Try not to play over your alloted time because this can cause problems for the gig organiser if he has other bands following you on.
When on stage, try to relax. This is your first gig, so before you play anything, tell the audience that it is your first gig, that way no one will be expecting you to be brilliant, but if you do happen to be very good, they will show their appreciation that bit more.
I advise you to do this purely as a way to take some of the pressure off you on your first gig, not to use as an excuse.
Remember, all you need to do is repeat what you do in rehearsals, it makes little difference how many people are watching you, whether it's a couple of your mates watching you practice or a stadium full of thousands of people, it's exactly the same thing because you play your instruments in exactly the same way.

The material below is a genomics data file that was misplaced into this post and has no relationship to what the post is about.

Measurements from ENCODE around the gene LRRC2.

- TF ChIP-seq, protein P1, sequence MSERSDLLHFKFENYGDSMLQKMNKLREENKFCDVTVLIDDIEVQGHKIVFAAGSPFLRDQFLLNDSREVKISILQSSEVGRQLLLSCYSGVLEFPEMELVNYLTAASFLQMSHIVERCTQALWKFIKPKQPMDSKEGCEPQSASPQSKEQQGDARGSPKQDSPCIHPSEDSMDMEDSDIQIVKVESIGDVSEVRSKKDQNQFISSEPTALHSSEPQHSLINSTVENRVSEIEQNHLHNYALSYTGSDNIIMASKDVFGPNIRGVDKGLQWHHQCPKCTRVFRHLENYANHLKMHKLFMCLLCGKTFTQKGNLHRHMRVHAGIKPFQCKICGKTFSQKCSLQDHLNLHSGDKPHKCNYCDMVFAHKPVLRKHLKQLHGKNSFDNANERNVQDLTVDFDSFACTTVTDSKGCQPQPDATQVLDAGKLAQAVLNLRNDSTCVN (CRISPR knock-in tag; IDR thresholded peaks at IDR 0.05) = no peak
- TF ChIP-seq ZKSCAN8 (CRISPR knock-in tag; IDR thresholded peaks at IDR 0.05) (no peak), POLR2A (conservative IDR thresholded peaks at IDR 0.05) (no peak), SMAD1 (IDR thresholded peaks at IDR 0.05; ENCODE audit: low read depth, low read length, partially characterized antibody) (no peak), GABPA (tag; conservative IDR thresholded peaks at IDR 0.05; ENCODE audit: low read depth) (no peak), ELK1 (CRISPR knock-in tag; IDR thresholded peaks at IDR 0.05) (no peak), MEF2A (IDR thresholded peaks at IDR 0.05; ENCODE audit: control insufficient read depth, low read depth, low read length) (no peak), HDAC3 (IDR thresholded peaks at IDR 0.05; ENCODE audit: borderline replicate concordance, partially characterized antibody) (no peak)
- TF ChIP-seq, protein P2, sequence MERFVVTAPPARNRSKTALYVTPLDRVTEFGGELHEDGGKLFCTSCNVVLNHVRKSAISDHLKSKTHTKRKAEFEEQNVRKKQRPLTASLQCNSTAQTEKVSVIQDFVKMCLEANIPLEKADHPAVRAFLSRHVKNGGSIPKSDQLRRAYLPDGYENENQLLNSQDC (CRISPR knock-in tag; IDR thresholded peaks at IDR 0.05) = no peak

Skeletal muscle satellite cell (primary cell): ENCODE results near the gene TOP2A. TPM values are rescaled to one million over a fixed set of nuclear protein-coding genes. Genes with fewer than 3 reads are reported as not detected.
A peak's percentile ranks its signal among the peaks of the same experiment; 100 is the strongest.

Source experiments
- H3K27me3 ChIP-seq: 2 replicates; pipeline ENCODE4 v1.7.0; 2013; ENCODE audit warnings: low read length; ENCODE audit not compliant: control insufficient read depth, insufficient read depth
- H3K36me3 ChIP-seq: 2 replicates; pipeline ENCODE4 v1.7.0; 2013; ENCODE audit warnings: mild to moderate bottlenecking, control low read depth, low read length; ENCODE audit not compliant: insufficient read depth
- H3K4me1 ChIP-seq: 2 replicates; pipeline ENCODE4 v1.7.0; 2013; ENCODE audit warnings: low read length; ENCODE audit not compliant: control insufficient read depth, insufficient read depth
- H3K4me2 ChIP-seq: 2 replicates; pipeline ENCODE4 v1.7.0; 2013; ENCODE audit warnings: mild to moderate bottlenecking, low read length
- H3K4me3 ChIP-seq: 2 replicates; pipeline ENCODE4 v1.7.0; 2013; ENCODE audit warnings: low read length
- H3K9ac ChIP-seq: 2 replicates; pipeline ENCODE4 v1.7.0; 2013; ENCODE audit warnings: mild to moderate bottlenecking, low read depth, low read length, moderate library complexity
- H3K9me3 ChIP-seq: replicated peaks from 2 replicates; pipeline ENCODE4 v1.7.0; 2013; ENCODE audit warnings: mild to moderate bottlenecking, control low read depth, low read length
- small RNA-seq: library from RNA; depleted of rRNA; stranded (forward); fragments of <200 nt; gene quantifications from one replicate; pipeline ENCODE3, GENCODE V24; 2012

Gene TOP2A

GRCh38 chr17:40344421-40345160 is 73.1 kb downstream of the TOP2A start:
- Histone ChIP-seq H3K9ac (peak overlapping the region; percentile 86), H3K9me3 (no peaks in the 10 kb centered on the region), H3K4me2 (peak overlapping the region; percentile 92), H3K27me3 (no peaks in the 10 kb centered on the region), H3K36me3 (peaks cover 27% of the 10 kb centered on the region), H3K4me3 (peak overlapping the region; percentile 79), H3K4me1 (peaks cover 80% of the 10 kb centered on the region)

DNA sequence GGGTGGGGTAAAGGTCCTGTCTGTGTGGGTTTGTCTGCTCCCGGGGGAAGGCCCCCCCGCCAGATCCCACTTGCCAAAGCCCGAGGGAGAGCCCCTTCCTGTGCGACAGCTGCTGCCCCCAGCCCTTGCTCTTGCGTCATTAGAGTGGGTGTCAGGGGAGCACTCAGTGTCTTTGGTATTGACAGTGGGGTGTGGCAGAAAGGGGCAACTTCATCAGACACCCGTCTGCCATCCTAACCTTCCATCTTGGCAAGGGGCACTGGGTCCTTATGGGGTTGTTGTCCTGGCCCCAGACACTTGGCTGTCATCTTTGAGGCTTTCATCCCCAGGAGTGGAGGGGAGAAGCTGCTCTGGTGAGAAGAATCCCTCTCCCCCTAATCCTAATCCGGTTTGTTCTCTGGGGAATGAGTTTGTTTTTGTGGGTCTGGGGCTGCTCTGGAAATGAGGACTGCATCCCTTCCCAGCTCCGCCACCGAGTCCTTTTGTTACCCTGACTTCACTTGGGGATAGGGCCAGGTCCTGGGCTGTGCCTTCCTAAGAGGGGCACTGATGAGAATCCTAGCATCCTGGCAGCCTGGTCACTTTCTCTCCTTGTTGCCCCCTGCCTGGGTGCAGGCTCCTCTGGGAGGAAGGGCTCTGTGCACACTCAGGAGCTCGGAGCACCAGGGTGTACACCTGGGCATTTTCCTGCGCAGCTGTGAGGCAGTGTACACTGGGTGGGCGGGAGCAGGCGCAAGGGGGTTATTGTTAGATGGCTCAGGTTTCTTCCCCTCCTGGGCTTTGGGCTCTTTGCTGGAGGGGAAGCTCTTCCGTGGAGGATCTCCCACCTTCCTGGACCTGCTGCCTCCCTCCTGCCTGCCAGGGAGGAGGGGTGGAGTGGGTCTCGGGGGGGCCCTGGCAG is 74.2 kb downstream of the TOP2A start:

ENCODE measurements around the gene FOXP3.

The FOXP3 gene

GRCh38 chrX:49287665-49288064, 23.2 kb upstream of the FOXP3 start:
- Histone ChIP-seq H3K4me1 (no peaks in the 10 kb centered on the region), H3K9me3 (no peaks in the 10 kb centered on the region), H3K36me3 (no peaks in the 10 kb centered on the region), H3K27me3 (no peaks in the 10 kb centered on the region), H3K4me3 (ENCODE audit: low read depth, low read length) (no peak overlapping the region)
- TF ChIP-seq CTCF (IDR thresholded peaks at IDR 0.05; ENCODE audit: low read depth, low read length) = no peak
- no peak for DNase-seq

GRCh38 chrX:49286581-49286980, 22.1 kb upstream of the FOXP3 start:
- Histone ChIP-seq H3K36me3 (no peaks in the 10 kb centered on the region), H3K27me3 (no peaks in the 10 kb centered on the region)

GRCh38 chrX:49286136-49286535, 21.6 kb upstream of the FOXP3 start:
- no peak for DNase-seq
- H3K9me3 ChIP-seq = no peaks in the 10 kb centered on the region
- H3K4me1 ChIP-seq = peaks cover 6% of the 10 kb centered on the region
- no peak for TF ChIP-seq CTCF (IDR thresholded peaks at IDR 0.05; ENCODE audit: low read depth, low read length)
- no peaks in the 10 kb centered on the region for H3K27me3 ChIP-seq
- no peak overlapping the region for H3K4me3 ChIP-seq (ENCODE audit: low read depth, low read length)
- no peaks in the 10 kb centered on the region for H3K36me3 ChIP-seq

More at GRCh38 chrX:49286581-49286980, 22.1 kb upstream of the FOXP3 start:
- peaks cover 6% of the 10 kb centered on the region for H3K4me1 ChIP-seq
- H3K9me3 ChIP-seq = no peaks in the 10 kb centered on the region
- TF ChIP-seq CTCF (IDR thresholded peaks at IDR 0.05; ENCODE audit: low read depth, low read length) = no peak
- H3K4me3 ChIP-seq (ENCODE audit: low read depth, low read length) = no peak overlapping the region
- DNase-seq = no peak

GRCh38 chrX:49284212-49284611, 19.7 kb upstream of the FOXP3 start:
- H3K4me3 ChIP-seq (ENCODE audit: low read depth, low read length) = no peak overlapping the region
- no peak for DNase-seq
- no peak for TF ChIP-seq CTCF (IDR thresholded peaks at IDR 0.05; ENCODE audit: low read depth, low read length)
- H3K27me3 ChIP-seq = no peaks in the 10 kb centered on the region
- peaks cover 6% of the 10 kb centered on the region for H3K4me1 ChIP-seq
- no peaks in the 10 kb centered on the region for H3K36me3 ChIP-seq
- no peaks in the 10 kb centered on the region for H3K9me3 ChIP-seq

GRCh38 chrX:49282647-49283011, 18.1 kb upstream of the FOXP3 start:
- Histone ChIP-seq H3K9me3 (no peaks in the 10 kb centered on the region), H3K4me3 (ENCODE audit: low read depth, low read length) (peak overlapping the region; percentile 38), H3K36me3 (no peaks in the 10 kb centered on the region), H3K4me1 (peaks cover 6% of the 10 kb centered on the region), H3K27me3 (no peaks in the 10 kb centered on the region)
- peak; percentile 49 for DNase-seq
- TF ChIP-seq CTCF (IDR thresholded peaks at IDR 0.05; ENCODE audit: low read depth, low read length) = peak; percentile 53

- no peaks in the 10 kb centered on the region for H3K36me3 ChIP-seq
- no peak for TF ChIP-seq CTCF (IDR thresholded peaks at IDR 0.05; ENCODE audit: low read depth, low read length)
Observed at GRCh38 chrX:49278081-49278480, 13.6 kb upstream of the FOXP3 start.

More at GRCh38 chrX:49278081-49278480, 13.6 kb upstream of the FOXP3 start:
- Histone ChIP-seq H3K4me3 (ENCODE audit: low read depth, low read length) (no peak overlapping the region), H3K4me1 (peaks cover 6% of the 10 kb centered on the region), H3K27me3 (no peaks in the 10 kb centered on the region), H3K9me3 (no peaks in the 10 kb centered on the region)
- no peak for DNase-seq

Above all else, try to enjoy yourself, and show that you are enjoying yourself.
It's not essential to be doing backflips or any other silly manuveres, but as long as you look like you're enjoying yourself, and not like you're terrified or even bored of what you are playing, that will be more than enough.
Finaly, as soon as you are done and the crowd have stopped applauding you, if there is another band following you, strip your gear down and remove it from the stage with that same efficiently and with minimum fuss as you set it up, only quicker.

Good luck (not that you should need it) and have a good 'un!
#10
Slacker with his awesome knowledge of everything gig-like...

STEAM: beachhhhhhhh

Quote by cornmancer
Please daddy, just for one hour.
#12
make sure your amps are on, don't drop your guitar, don't make it so the bass drum is the loudest, and don't jump around unless the entire band is doing it.